We give students a lot; are we sure they take it all in?

We had a great teacher at university who helped us activate our vocabulary and speak in our lessons on a large variety of topics. Later I realized that she had one very simple and effective technique which I used regularly with my own students. She would sort of step aside once we all started speaking, and allowed us any deviations from the theme if she saw that we all took part in a discussion. For instance she would suggest that we talk about our future professions, with one stipulation: we did not have to stick to our chosen field of study but rather we could fantasize, imagine ourselves as anything and anybody. What skills does one need to be a sanitation engineer, and what sort of occupation is that? How does one become a tree surgeon? Would someone prefer to be Santa’s elf? One girl in my group always chose a Hollywood star as her dream job. This was allowed too, as long as she could offer a few valid arguments for the choice, and reply coherently to our many objections. I asked the professor once what her own attitude to our long talks was, and she smiled: “Say what you wish, invent, pretend, make believe, as long as you do it in English!”

Most of our job seems to be what may be called “input”. We follow the national curriculum, stick to our lesson plans. We “give” a topic, go through a unit, and conduct a test at the end of each section. The students dutifully regurgitate the vocabulary, the grammar, and the themes as per requirements. How can we turn all this into “intake”, how can we ensure that indeed everything or at least the most part of what we give is really taken, absorbed and used consciously in the future? Is it possible to include absolutely every student in the process? The answer is yes.

Before we begin any conversation, any discussion on the topic, or arrange a round table to exchange ideas, to role play, we already have a mental picture of our class. This student is always ready to talk, sometimes to the exclusion of others; it does not mean that they are the best, no, they are just very sociable. We can always rely on them to start and to fill in the pauses, but we also need to monitor them tactfully and maybe occasionally stop their flow of speech. That student may be very silent, either due to shyness or to their being slower than the others. We need to encourage their every utterance, maybe help them finish a sentence, and watch it so that their tendency to pause does not hinder the general discussion. When we first introduce conversational lessons into our schedule, we may suggest a few themes, write down a list of useful phrases, and launch a discussion ourselves. If students keep silent, we should ask their opinions individually and help them build up full sentences if needed. For next time, it helps if we arrange the roles in advance so that every person knows what they are expected to do and can prepare a few sentences to begin with. To ensure that every student in the class feels able to participate, sometimes it is enough just to tell them that. Let your class know that during this type of lesson absolutely every one of them is to say something. “I don’t know much about this topic!” or “This is a stupid topic!” may come out suddenly; some teenagers may protest against anything and everything because it’s boring or because they really cannot imagine themselves discussing the theme. I disarmed many a quarrelsome adolescent with this simple reaction: “OK, you can call this topic boring or stupid, as long as you say it in English; now please explain to us why you think it’s boring”.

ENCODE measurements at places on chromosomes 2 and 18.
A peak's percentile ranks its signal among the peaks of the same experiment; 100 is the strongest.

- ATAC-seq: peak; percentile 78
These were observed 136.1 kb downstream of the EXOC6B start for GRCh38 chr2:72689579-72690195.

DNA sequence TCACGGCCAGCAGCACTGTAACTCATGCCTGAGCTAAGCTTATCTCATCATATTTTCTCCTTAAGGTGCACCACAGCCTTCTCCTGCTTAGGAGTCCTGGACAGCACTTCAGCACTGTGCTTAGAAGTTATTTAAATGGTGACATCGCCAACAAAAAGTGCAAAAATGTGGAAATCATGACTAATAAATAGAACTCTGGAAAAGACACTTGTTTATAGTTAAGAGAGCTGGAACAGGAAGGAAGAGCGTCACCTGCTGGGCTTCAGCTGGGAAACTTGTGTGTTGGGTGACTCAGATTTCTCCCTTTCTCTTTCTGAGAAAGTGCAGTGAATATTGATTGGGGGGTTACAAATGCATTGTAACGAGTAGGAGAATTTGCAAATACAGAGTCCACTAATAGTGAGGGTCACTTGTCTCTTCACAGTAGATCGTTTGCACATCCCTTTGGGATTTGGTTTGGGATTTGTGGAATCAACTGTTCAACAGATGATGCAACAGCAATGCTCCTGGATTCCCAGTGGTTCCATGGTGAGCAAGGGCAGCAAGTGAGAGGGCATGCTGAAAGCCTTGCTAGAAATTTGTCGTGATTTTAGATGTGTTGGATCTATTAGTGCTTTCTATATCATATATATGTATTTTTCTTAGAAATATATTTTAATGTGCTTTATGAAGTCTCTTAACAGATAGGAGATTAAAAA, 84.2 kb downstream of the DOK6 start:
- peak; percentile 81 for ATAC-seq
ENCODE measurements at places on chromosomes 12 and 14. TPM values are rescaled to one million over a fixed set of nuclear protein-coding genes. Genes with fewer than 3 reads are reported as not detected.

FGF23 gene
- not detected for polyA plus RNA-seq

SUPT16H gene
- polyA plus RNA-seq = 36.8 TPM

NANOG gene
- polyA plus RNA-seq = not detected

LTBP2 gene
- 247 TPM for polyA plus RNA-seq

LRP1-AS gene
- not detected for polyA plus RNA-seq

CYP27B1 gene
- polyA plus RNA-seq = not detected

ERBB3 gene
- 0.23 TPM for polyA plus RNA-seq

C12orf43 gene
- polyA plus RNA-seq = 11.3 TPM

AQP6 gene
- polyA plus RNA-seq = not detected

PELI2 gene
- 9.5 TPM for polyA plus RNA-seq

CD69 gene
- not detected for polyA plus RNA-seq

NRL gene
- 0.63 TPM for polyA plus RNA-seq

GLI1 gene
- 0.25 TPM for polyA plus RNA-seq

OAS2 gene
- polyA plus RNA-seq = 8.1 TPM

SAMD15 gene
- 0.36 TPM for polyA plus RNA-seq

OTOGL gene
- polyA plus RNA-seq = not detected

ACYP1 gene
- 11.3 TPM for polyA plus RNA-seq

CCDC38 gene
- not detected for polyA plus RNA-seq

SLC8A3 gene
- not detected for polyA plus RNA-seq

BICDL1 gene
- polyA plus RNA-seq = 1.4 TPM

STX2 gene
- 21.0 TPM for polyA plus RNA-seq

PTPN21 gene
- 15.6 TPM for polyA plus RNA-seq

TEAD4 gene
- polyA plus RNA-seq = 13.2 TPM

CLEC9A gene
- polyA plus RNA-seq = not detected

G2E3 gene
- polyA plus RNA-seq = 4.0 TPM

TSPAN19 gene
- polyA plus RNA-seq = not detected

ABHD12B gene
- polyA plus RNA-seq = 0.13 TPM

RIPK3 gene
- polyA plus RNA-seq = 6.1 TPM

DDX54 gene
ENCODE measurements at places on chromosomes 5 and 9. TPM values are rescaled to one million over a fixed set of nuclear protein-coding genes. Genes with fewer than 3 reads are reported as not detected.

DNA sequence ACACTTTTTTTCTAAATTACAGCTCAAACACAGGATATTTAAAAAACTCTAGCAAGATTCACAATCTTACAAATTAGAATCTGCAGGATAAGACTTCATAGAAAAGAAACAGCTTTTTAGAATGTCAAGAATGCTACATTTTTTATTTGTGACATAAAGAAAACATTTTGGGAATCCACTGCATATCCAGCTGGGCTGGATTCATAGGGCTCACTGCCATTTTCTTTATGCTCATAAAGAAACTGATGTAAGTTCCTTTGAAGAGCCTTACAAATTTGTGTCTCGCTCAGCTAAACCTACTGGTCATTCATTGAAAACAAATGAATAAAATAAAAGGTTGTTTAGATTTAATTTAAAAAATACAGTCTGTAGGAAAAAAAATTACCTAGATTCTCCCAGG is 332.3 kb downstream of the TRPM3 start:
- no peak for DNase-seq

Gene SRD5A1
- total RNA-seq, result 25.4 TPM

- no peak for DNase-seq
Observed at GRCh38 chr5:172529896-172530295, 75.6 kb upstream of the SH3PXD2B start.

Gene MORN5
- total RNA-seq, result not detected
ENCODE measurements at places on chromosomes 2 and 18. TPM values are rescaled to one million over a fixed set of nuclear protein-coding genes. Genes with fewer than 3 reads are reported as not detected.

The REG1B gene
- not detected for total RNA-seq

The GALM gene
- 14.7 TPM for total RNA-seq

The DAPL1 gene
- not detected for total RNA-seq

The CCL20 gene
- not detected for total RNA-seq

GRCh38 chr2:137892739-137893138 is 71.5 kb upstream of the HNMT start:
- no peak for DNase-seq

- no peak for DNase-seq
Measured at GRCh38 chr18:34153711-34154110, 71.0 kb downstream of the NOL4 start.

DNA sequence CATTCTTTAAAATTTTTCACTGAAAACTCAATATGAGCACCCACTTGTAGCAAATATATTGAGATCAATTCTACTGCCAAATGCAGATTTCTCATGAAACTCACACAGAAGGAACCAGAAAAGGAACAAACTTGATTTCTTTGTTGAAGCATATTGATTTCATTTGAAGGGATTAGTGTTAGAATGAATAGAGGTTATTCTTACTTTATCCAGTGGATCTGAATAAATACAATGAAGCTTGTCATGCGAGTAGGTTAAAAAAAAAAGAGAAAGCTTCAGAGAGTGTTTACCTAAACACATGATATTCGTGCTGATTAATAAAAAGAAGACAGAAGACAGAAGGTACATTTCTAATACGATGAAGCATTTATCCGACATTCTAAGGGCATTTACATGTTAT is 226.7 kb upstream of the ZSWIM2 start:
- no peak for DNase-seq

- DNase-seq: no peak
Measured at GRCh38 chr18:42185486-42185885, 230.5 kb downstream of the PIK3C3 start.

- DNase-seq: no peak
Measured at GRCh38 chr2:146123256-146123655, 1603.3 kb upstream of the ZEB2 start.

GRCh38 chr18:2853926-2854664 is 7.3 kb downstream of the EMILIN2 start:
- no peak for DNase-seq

A spontaneous, let alone harmonious discussion in EL is a rare occurrence, but they do happen. Whenever you notice that your class becomes involved and does not even need your active participation, let them be; just do not forget to take notes of their mistakes, and do not interrupt. More often it is necessary to work out the procedures, to distribute the roles and to keep a vocabulary list at hand. A good discussion topic is anything that is close to your students’ interests. It may be a news item, an unusual event, a music group and/or young adults’ problems. It may also be the lesson itself. Rather than trying to persuade them that this or that topic is a must, that it is fascinating while you know they do not like it, suggest that they take on various roles, including that of the teacher, or the head of a family, or discussion leader. This ensures that someone will at least start the conversation flowing. Arrange the desks or tables as close to a round table as possible; this simple measure does wonders for a good conversation lesson. If your students feel confident about this type of exercise you may sit in a corner and take your notes in relative peace. Any lesson needs our monitoring. Even if a student is a good leader, we are the teachers; we are responsible for everything that is going on. We should remain vigilant and monitor the proceedings carefully so that there is no abuse, no humiliation; unfortunately these things happen. We should know how to stop it at once. Most often a conversation goes well because it gives the students a feeling of achievement, they realize that they can speak English fluently even without the customary aids like a textbook or a set of pictures. To wrap up a speaking task, especially one which lasts the whole period, be sure to thank everyone and to praise their efforts.

Nina MK, Ph.D.

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